Should the sponsor not manage this, the project will be providing a return on the investment from the outset (as guaranteed by FERC) which could be used.

Further, should approval not be granted in Pennsylvania and Virginia, the project may well be financially viable regardless (just running through West Virginia), and there are caveats in the financing structure to allow for this eventuality.

However, with approvals from PJM for the project, a refusal from the states for the physical presence of the line is unlikely.

Conclusion

The financing for TrAIL demonstrates the strength of appetite from the banking community in the tricky post-credit crunch period with the US$550 million debt requirement around US$200 million oversubscribed.

Similarly impressive was the speed with which the MLAs managed to draw in banks at syndication. Negotiations opened on 17 July and reached financial close in just under a month (15 August) with a total of 17 banks in on the financing.

The stage is now set for the financing of the three other major transmission lines to serve the country's east coast.

The future

The successful financing of the TrAIL project bodes well for similar projects currently in PJM's pipeline - including Potomac-Appalachian-Transmission Highline (PATH), Susquehanna - Roseland Line and Mid-Atlantic Power Pathway (MAPP).

The Amos - Kemptown Line (also known as PATH) will run about 300 miles from the Amos substation in West Virginia to the Kemptown substation in Maryland. A certificate of public convenience and necessity (CPCN) will be filed in the fourth quarter to West Virginia, Maryland and possibly Virginia. Its estimated cost is US$1.8 billion.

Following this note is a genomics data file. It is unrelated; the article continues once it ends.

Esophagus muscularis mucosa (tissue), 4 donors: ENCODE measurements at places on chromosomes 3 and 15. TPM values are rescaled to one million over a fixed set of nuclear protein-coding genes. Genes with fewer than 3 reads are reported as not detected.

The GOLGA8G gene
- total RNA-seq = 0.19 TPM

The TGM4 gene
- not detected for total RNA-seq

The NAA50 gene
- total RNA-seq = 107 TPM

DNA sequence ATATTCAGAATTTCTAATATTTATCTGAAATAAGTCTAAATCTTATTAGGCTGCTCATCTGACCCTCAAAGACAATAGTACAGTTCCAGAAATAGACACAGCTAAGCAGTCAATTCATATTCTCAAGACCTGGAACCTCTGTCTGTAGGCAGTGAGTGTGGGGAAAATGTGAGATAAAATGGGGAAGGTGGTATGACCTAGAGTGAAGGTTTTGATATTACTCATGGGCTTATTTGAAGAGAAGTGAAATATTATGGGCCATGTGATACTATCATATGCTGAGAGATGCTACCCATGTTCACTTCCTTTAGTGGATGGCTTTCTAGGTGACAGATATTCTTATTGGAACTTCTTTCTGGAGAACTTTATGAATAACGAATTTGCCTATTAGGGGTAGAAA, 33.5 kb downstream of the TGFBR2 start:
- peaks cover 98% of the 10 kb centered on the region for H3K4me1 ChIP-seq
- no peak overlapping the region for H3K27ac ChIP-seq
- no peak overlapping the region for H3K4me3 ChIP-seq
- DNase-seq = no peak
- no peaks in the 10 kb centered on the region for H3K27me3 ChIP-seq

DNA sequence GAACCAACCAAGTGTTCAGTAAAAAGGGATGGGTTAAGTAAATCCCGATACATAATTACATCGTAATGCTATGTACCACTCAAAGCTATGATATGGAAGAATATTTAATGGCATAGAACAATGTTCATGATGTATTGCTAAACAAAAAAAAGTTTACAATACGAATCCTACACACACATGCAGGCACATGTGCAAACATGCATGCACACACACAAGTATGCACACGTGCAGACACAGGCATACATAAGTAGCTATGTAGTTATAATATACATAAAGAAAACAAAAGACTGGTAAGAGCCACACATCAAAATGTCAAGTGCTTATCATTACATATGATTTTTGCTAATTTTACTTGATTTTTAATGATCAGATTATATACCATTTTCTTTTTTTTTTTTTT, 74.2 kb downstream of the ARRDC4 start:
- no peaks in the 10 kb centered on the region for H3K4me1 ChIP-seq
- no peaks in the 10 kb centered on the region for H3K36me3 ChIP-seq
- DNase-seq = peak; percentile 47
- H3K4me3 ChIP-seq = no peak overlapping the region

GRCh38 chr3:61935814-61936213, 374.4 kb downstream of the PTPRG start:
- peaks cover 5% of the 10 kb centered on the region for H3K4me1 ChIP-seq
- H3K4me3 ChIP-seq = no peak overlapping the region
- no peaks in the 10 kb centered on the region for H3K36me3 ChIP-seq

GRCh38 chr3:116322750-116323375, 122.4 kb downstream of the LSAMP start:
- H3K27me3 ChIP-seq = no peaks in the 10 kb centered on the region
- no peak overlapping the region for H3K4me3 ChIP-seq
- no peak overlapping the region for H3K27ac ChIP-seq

The Susquehanna - Roseland Line will run about 130 miles from the Susquehanna substation in Pennsylvania to the Roseland substation in New Jersey. A CPCN filing in Pennsylvania and local proceedings in New Jersey are planned in the fourth quarter. Its estimated cost is US$930 million.

The Possum Point - Calvert Cliffs - Indian River - Salem Line (also known as MAPP) will run about 230 miles from the Possum Point station in Virginia through the Delmarva Peninsula to Salem station in New Jersey. CPCN filings in Maryland and Virginia and local proceedings in Delaware and New Jersey are planned for the fourth quarter.

The project at a glance

Project Name  Trans-Allegheny Interstate Line
Location  Virginia, Pennsylvania and West Virginia
Description  500kV transmission line spanning 215 miles
Sponsors  Allegheny
Operator  Allegheny Energy ServiceCo
EPC Contractor  Kenny Construction
Total Project Value  US$1.1 billion
Total equity  US$550 million
Total senior debt  US$550 million
Senior debt breakdown  US$530 million term loan
 US$20 million revolver
Senior debt pricing  Libor + 187.5 bp
Debt:equity ratio  66.7/33.3 during construction
 50:50 post construction
Mandated lead arrangers  Citi
 BNP Paribas
Participant banks
  • CoBank - US$87.5 million term loan
  • DZ Bank - US$45 million term loan
  • BNP Paribas - US$27.5 million term loan; US$10 million revolver
  • Citi - US$27.5 million term loan; US$10 million revolver
  • Bank of America - US$35 million term loan
  • Commerzbank - US$35 million term loan
  • JPMorgan - US$35 million term loan
  • Scotia - US$35 million term loan
  • UBOC - US$35 million term loan
  • Natixis - US$30 million term loan
  • Barclays - US$27.5 million term loan
  • Huntington National Bank - US$20 million term loan
  • US Bank - US$20 million term loan
  • Credit Suisse - US$17.5 million term loan
  • Morgan Stanley - US$17.5 million term loan
  • National City - US$17.5 million term loan
  • PNC - US$17.5 million term loan
Legal Adviser to sponsor  Vinson & Elkins
Legal adviser to banks  Latham & Watkins
Insurance adviser  Moore McNeil
Technical adviser  RW Beck